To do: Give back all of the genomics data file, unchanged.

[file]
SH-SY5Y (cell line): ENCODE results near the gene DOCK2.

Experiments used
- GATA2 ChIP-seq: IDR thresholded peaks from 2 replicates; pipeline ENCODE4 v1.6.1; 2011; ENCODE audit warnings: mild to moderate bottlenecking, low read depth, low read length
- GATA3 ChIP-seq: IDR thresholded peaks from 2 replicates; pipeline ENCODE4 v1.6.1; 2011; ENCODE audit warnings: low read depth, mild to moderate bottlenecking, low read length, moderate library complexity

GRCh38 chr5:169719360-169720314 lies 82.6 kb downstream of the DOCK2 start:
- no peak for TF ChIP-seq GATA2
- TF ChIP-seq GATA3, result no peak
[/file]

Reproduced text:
SH-SY5Y (cell line): ENCODE results near the gene DOCK2.

Experiments used
- GATA2 ChIP-seq: IDR thresholded peaks from 2 replicates; pipeline ENCODE4 v1.6.1; 2011; ENCODE audit warnings: mild to moderate bottlenecking, low read depth, low read length
- GATA3 ChIP-seq: IDR thresholded peaks from 2 replicates; pipeline ENCODE4 v1.6.1; 2011; ENCODE audit warnings: low read depth, mild to moderate bottlenecking, low read length, moderate library complexity

GRCh38 chr5:169719360-169720314 lies 82.6 kb downstream of the DOCK2 start:
- no peak for TF ChIP-seq GATA2
- TF ChIP-seq GATA3, result no peak